Indiana University

Indiana University School of Journalism

Media LLC provides close community for students with media interests

Thomas Miller | Oct. 20, 2011
media llc skyping
Photo by Thomas Miller
Freshman Caitlin Greer introduces her mother to freshman Jessalyn Sommers via Skype. Students in the Media Living Learning Center live at Forest Residence Center, as well as take a class and, often, work in student media together.
“Hi, Mom,” a freshman says to her laptop.

Caitlin Greer is sitting in her dorm lounge on a Thursday night. Thanks to the wonders of modern technology, she can introduce her mom to her dorm mates. There’s Jessalyn Summer, Sam Dixon, Olivia Sears, Jill Sorg and Annalinda Harbottle. Each waves back at the screen and then goes back to what they were doing.

In the background of each introduction is a white banner with bold red letters: Media LLC.

The Media Living Learning Center is a dorm floor at Forest Residence Center that caters to about 40 students with an interest in the media industry. The majority of students on the floor are majoring in journalism, although a few others are studying telecommunications or communications and culture.

Like many other dorm residents, the students on the Media LLC have a residence assistant who plans floor programs and activities. Unlike their peers, however, the students on the Media LLC have access to events with IU faculty and take a class taught by a journalism professor that’s just for them.

From their first days at IU, these students have access to all that the School of Journalism and student media have to offer.

“Students have been able to, as freshmen, meet incredible speakers like Lara Logan or Joe Buck, have dinner with (journalism) Dean Brad Hamm, travel to major media markets like Atlanta, Chicago and Memphis to meet with alumni and other professionals,” said Kate Lee, director of experiential education and recruitment at the School of Journalism. “Students make friends for life on the floor, and often end up living together throughout their four years. Alumni of the LLC have leadership positions with the IDS, Inside magazine and IUSTV. By any measure I can think of, that is a success.”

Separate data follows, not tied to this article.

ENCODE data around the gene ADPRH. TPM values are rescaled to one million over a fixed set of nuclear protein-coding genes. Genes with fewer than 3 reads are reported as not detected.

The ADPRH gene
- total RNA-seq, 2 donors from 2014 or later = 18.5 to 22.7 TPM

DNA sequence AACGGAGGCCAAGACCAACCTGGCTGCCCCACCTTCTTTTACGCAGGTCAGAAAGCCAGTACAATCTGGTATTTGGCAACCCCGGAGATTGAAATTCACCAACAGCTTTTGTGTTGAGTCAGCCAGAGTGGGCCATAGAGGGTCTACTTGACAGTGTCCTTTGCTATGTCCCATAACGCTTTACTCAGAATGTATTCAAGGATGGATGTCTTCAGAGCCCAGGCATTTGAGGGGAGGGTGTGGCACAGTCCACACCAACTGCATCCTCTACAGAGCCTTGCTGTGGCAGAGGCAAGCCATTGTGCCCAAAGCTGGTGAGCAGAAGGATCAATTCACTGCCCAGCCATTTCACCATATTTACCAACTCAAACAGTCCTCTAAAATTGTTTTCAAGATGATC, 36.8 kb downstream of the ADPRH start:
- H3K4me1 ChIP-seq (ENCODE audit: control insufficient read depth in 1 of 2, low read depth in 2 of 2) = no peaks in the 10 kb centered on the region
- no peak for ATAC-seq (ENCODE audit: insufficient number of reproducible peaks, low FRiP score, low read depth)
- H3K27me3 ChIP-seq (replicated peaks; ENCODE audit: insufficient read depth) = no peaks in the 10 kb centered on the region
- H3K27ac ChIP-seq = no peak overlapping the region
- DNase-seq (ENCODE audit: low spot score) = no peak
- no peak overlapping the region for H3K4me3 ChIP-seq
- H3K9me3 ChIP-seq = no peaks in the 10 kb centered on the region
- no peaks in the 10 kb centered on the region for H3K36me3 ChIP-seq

Already, many students in the Media LLC are working in student media: Jeremy Smith and Michael Majchrowicz are at the IDS. Kaitlin Tipsword is at the Arbutus, and Rhiannon Noot is at WIUX. Chelsey Carr and Carmen Huff are working at WFIU-WTIU, and several are pursuing their interests at IUSTV, including Kody Gilliland, Quinn Saturday, Billy Rohaly, Ani Harbottle and Michael Felish.

Along with these opportunities on campus, the School of Journalism offers a course just for students living in the Media LLC. J160 Media Village is an eight-week course that includes an overview of media and the foundations of journalism, as well as discussions about navigating a college career.

sorg
Photo by Thomas Miller
Media LLC resident Jill Sorg also works at the Indiana Daily Student, where she hopes to get into design. Most of the LLC residents also work for student media.
“We also spend some time talking about and exploring the opportunities in Bloomington and at IU,” said visiting professor Marty Pieratt, who teaches the course. For example, students visited the IU Kirkwood Observatory Wednesday night, a campus landmark built in 1910 that has modern telescopes for astronomy research.

“We also bring in guest speakers to talk about media careers, study abroad or other travel courses,” he added.

Between the class, journalism classes and student media, you may think these students would have run out of things to talk about when they get home to the LLC. Not so, says journalism senior Chrissy Ashack, who lived in the LLC her freshman year.

“Most of my friends are the people I lived with freshman year,” she said. “My roommate was my suite mate freshman year and quickly became one of my best friends. Most of my closest friends are the people I met on the floor.”

A little after 10 p.m., the lounge has emptied out. The LLC is on quiet hours and the students have broken up into smaller groups. The talk turns to media.

“I’m working as a copy editor now,” said Sorg of her day at the Indiana Daily Student, “but I want to go into graphic design.” Others chime in about classes or projects.

Eventually, the students filter to their rooms, where the name tags on their doors are made of newspapers. Down the hall is that banner with the red letters. Everywhere they look around the LLC are reminders of the work they’d like to do when they leave it.

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